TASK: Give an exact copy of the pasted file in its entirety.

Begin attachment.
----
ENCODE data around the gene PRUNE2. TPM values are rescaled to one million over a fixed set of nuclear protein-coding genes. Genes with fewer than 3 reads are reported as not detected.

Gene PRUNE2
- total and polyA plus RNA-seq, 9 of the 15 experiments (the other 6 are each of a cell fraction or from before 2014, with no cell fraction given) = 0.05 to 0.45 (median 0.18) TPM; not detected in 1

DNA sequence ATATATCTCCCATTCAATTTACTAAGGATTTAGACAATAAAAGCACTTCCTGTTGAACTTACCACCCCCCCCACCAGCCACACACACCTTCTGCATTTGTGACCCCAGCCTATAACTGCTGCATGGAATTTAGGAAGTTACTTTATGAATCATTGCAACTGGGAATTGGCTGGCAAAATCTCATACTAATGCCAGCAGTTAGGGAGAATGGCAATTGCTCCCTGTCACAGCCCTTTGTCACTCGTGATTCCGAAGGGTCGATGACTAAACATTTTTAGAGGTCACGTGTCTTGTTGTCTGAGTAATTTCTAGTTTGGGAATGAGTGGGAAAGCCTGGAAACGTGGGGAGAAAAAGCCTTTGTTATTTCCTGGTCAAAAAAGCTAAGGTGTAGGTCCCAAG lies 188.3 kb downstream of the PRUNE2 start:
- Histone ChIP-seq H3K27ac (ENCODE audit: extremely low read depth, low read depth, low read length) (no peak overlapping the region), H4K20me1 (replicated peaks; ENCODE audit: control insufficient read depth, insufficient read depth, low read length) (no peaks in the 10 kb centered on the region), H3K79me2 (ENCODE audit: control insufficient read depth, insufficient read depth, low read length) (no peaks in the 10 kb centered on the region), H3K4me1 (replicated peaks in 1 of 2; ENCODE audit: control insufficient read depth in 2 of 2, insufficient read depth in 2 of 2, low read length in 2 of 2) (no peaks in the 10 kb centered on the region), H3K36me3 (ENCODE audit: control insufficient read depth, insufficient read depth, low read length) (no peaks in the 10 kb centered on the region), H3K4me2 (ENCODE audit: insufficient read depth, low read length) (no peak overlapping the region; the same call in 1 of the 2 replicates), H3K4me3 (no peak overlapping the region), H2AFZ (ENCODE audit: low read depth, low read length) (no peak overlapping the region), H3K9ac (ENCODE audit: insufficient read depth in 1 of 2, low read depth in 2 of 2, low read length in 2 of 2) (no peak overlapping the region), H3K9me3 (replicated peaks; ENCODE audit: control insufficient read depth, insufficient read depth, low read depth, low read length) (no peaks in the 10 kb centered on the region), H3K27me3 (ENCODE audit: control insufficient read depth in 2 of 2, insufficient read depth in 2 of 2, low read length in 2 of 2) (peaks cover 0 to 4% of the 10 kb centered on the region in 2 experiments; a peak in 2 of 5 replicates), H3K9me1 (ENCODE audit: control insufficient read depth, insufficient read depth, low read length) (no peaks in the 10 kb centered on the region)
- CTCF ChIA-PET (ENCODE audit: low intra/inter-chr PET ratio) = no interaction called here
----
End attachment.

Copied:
ENCODE data around the gene PRUNE2. TPM values are rescaled to one million over a fixed set of nuclear protein-coding genes. Genes with fewer than 3 reads are reported as not detected.

Gene PRUNE2
- total and polyA plus RNA-seq, 9 of the 15 experiments (the other 6 are each of a cell fraction or from before 2014, with no cell fraction given) = 0.05 to 0.45 (median 0.18) TPM; not detected in 1

DNA sequence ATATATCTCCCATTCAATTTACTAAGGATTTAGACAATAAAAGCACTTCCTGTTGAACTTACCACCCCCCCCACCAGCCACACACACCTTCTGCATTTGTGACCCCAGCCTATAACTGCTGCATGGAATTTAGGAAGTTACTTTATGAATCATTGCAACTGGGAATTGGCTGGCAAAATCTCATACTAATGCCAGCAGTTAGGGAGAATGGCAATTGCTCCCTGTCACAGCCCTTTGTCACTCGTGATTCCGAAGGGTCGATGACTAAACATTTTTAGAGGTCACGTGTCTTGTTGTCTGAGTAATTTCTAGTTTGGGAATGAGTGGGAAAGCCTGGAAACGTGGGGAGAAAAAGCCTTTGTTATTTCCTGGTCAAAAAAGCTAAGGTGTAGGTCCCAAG lies 188.3 kb downstream of the PRUNE2 start:
- Histone ChIP-seq H3K27ac (ENCODE audit: extremely low read depth, low read depth, low read length) (no peak overlapping the region), H4K20me1 (replicated peaks; ENCODE audit: control insufficient read depth, insufficient read depth, low read length) (no peaks in the 10 kb centered on the region), H3K79me2 (ENCODE audit: control insufficient read depth, insufficient read depth, low read length) (no peaks in the 10 kb centered on the region), H3K4me1 (replicated peaks in 1 of 2; ENCODE audit: control insufficient read depth in 2 of 2, insufficient read depth in 2 of 2, low read length in 2 of 2) (no peaks in the 10 kb centered on the region), H3K36me3 (ENCODE audit: control insufficient read depth, insufficient read depth, low read length) (no peaks in the 10 kb centered on the region), H3K4me2 (ENCODE audit: insufficient read depth, low read length) (no peak overlapping the region; the same call in 1 of the 2 replicates), H3K4me3 (no peak overlapping the region), H2AFZ (ENCODE audit: low read depth, low read length) (no peak overlapping the region), H3K9ac (ENCODE audit: insufficient read depth in 1 of 2, low read depth in 2 of 2, low read length in 2 of 2) (no peak overlapping the region), H3K9me3 (replicated peaks; ENCODE audit: control insufficient read depth, insufficient read depth, low read depth, low read length) (no peaks in the 10 kb centered on the region), H3K27me3 (ENCODE audit: control insufficient read depth in 2 of 2, insufficient read depth in 2 of 2, low read length in 2 of 2) (peaks cover 0 to 4% of the 10 kb centered on the region in 2 experiments; a peak in 2 of 5 replicates), H3K9me1 (ENCODE audit: control insufficient read depth, insufficient read depth, low read length) (no peaks in the 10 kb centered on the region)
- CTCF ChIA-PET (ENCODE audit: low intra/inter-chr PET ratio) = no interaction called here